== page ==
The just-published overview of the requirements tool market is, at bottom, a story of unrecognized success. The requirements tool market has grown rapidly along several measures, including the number of vendors, the scale of adoption, and (the primary focus of the overview) the number of business problems that these tools are designed to address. From a small niche in the software market, requirements tools have grown and evolved, sometimes merging with other applications, to the point where it's hard to talk about them as "requirements tools" in the strictest sense of the term.
When colleague Mary Gerush and I dove into the primary research, we were immediately struck by the number of vendors that have crowded into a space that, to be honest, was not too long ago treated as a bit obscure and unexciting. The longer we looked at the market, the more little vendors appeared in the landscape. We'd heard of long-standing specialty vendors like Ryma, Blueprint, and iRise, but names like TraceCloud and AcuNote were new to us. The big vendors, too, have seen opportunities in this space, sometimes buying (for example, IBM's acquisition of Telelogic), sometimes building (such as Microsoft's Sketchflow tool).
Something was happening in this market, and at least a piece of the explanation was clear from the moment we started talking to vendors and users. Very few of these applications were exactly like the first generation of requirements tools, such as MKS Integrity and Borland (now Micro Focus) Caliber, and most of the newer tools bore little resemblance to each other. Although they share the title "requirements tool," they don't deal with the same aspects of requirements.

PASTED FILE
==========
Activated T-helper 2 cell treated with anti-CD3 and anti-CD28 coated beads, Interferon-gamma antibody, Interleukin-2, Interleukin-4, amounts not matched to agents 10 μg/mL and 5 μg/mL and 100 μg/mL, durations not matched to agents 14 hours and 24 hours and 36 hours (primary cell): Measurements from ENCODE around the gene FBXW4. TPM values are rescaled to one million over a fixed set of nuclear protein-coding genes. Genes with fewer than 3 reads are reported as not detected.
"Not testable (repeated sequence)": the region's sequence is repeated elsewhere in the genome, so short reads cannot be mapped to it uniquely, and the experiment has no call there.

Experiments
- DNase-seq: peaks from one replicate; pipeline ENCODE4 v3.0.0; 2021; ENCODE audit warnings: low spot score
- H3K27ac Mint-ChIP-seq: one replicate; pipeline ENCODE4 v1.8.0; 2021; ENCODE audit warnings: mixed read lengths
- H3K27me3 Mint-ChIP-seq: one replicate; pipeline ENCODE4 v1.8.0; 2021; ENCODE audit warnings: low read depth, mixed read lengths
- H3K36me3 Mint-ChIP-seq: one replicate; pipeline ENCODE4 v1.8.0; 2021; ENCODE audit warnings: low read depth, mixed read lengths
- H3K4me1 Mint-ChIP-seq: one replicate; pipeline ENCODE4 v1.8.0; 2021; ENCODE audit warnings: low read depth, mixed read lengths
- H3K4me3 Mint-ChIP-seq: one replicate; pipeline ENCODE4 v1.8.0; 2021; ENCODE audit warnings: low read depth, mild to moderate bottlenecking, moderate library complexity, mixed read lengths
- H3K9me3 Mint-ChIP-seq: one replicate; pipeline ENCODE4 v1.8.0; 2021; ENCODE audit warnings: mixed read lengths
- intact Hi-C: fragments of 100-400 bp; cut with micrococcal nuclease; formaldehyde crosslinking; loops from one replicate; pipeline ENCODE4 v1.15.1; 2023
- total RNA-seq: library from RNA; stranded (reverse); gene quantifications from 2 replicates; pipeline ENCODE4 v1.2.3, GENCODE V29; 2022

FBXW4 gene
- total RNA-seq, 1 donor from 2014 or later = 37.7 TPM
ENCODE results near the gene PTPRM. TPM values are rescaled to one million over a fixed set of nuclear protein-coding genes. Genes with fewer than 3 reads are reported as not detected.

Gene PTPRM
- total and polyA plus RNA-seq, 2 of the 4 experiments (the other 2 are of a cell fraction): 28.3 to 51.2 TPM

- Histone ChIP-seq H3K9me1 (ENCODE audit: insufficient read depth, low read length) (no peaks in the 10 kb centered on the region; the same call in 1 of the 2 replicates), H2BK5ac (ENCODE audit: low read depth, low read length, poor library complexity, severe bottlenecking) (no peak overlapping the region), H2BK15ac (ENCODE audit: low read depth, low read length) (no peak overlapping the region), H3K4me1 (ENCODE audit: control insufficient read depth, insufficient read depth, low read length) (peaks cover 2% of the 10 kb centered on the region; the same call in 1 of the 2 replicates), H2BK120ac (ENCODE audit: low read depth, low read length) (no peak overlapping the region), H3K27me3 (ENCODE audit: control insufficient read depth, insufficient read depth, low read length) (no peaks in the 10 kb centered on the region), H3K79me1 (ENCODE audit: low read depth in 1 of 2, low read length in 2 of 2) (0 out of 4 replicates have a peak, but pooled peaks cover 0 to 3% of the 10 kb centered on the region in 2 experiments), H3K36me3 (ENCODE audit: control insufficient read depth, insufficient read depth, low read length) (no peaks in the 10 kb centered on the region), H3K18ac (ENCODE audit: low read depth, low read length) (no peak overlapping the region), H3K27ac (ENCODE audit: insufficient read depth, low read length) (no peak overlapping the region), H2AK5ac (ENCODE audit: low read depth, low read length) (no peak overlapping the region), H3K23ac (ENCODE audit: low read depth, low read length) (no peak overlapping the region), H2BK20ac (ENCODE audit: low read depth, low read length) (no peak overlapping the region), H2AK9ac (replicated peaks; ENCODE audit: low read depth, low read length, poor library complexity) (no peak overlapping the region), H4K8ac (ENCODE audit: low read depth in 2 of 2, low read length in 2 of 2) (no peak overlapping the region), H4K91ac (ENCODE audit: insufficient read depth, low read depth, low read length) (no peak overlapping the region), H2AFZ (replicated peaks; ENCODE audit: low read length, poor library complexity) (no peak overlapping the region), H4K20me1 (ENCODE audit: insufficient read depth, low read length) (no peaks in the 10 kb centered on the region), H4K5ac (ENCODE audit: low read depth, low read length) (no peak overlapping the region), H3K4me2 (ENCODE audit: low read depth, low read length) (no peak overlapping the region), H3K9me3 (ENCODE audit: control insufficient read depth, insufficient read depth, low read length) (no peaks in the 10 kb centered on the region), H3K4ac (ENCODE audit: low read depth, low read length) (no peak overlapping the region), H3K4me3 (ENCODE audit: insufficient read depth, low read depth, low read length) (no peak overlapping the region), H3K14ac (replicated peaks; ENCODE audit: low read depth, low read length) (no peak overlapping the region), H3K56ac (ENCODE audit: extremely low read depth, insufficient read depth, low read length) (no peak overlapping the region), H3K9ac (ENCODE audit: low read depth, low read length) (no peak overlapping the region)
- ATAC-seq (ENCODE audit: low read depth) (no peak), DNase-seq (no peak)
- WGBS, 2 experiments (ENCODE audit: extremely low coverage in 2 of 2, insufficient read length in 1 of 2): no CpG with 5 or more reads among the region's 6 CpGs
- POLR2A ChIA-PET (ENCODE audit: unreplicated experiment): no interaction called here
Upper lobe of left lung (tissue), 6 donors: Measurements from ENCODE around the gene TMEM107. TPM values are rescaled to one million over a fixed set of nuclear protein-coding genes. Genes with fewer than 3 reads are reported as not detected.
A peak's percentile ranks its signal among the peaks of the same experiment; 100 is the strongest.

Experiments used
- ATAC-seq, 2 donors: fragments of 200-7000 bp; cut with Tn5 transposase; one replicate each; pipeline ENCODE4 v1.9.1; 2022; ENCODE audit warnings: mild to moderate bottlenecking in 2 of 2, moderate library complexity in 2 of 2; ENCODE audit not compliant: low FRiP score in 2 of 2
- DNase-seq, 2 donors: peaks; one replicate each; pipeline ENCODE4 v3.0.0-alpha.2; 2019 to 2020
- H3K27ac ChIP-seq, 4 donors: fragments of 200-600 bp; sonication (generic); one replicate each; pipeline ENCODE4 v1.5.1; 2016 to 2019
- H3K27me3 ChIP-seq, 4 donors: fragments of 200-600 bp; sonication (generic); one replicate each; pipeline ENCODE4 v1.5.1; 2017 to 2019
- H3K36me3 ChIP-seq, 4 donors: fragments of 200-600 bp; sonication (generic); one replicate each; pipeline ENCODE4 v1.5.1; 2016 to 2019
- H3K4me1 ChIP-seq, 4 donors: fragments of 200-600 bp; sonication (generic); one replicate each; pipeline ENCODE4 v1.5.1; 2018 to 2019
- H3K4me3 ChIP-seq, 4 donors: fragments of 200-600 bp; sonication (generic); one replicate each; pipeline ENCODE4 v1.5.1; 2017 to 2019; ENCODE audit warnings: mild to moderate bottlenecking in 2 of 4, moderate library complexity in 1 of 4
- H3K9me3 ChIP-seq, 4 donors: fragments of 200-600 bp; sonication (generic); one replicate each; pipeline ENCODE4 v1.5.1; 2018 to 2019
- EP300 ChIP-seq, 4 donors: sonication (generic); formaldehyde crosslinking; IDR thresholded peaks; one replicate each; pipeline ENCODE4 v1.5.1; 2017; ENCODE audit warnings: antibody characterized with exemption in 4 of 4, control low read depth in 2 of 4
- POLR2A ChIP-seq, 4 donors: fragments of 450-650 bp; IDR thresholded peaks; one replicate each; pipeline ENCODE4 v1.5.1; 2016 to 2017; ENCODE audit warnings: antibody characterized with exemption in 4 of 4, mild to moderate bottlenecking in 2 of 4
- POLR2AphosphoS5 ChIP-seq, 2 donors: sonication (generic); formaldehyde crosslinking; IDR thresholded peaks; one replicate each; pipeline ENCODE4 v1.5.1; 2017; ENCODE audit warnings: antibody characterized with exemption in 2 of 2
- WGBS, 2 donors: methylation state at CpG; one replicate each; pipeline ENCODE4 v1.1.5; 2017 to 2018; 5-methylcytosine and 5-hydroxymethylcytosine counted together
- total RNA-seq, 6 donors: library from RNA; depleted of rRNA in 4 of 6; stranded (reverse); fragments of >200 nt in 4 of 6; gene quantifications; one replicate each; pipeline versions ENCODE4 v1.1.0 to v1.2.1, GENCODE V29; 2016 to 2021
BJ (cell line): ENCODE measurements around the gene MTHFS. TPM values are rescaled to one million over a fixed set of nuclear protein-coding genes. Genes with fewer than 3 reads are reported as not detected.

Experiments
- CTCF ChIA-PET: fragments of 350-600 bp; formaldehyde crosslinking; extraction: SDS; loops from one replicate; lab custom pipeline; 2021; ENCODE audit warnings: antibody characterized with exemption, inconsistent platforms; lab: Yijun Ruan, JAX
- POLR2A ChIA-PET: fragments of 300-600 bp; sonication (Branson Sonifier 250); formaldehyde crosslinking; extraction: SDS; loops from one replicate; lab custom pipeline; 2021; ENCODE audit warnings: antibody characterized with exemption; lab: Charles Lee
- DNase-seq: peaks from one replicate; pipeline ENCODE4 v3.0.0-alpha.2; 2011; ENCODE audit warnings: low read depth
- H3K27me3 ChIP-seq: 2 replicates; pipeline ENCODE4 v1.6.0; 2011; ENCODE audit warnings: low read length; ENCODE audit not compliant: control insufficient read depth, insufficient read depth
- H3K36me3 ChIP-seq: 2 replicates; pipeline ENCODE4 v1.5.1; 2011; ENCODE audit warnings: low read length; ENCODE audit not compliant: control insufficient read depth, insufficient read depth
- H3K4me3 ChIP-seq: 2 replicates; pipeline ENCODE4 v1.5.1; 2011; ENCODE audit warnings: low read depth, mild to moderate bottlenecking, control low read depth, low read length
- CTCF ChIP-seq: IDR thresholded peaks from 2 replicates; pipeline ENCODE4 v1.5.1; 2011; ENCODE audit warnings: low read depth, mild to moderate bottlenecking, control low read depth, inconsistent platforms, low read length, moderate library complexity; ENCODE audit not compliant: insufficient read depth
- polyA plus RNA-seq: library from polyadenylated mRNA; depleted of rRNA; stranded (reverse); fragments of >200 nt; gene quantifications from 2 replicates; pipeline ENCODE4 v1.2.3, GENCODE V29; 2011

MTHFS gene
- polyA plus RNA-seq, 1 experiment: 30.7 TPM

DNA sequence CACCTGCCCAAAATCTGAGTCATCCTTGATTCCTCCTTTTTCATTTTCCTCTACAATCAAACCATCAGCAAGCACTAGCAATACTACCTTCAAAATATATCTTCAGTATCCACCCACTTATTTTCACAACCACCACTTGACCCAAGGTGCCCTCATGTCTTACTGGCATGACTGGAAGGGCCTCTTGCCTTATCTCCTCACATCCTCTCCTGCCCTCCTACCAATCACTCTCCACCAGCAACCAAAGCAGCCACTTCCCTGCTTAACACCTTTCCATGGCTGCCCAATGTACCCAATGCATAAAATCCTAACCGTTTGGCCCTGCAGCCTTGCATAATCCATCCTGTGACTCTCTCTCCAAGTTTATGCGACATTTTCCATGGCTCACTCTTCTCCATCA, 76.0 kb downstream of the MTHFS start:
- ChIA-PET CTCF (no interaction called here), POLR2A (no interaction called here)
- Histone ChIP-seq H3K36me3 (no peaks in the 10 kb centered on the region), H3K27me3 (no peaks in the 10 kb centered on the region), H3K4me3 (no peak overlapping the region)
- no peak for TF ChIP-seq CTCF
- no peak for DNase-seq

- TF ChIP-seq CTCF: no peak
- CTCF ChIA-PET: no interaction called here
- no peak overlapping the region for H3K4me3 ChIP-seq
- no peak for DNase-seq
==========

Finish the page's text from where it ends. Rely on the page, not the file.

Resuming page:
As readers of this blog know, I see a lot of benefits in using serious gaming to make better product and development decisions. Consulting firms like Enthiosys and Booz Allen Hamilton use different serious gaming approaches, but they ultimately have the same aim: Avoid the traps that we mere humans frequently make, even when confronted with a wealth of facts and reasonable arguments. The bigger the decision – for example, What will make us more competitive in the next five years? How do we make sense of all these enhancement requests? Should we pursue a new market? – the greater the need to guard against groupthink, the loudest voice in the room, information overload, and other common decision-making pitfalls.
While I could (and have) provided examples from business, an equally compelling example comes from politics. One of the offshoots of Enthiosys' work with businesses is Games For Democracy, a charitable foundation that, as the name implies, applies serious gaming techniques to political decision-making. A good example is healthcare, the topic of a Games For Democracy exercise using the "Buy A Feature" game. Each participant had a limited amount of faux money to invest in different healthcare options, such as the public option, a mandate for personal health insurance, and cost containment measures. No one had enough money to buy any option outright, so horse-trading among participants was mandatory.
Since I've been talking a lot about innovation, both in print and in person, I've been running through countless metaphors to make this point or that about the innovation process. My latest inspiration uses some well-known fictional characters to encapsulate the difference between invention and adoption: Who is the better innovator, Captain Nemo (Jules Verne's 20,000 Leagues Under The Sea) or Chief Engineer Montgomery Scott (Star Trek)?
Most people would probably choose Nemo. After all, his greatest invention, the Nautilus, antedated by decades the first real submarines. (The US Navy honored Verne's vision by naming the first nuclear submarine the U.S.S. Nautilus.) Previous military experiments with submersibles, such as the Hunley, seem primitive and almost comic compared to the sleek, powerful Nautilus, which was, at least in fiction, sinking enemy warships decades before U-boats became the terrors of the high seas. As an invention, the Nautilus was so new that naval experts assumed it was a sea monster, not something as novel as an underwater ironclad. Now that's inventiveness for you.